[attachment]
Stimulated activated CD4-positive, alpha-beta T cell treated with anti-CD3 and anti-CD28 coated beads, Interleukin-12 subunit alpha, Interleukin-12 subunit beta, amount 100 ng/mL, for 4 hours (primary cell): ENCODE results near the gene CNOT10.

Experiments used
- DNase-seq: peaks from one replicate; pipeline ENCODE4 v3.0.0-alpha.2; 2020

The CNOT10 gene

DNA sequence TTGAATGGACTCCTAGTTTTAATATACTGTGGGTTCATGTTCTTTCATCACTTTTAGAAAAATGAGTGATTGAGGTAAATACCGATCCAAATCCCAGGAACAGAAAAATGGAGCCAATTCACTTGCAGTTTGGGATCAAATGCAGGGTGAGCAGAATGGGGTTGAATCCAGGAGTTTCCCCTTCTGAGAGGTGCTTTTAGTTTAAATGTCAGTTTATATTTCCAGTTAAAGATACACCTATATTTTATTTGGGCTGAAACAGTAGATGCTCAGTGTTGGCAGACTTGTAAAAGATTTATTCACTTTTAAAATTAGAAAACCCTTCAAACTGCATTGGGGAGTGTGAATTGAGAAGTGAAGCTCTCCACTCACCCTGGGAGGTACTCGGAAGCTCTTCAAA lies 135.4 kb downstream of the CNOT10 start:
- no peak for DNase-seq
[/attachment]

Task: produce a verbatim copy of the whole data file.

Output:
Stimulated activated CD4-positive, alpha-beta T cell treated with anti-CD3 and anti-CD28 coated beads, Interleukin-12 subunit alpha, Interleukin-12 subunit beta, amount 100 ng/mL, for 4 hours (primary cell): ENCODE results near the gene CNOT10.

Experiments used
- DNase-seq: peaks from one replicate; pipeline ENCODE4 v3.0.0-alpha.2; 2020

The CNOT10 gene

DNA sequence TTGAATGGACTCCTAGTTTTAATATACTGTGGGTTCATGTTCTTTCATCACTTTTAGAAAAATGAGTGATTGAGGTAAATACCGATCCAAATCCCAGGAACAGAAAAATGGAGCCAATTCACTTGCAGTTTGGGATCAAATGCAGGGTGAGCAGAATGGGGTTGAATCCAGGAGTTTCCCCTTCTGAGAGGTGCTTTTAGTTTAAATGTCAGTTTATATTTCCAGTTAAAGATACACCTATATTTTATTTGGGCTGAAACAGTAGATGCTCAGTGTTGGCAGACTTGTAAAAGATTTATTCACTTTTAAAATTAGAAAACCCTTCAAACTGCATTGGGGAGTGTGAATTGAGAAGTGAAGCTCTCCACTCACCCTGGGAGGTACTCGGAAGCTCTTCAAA lies 135.4 kb downstream of the CNOT10 start:
- no peak for DNase-seq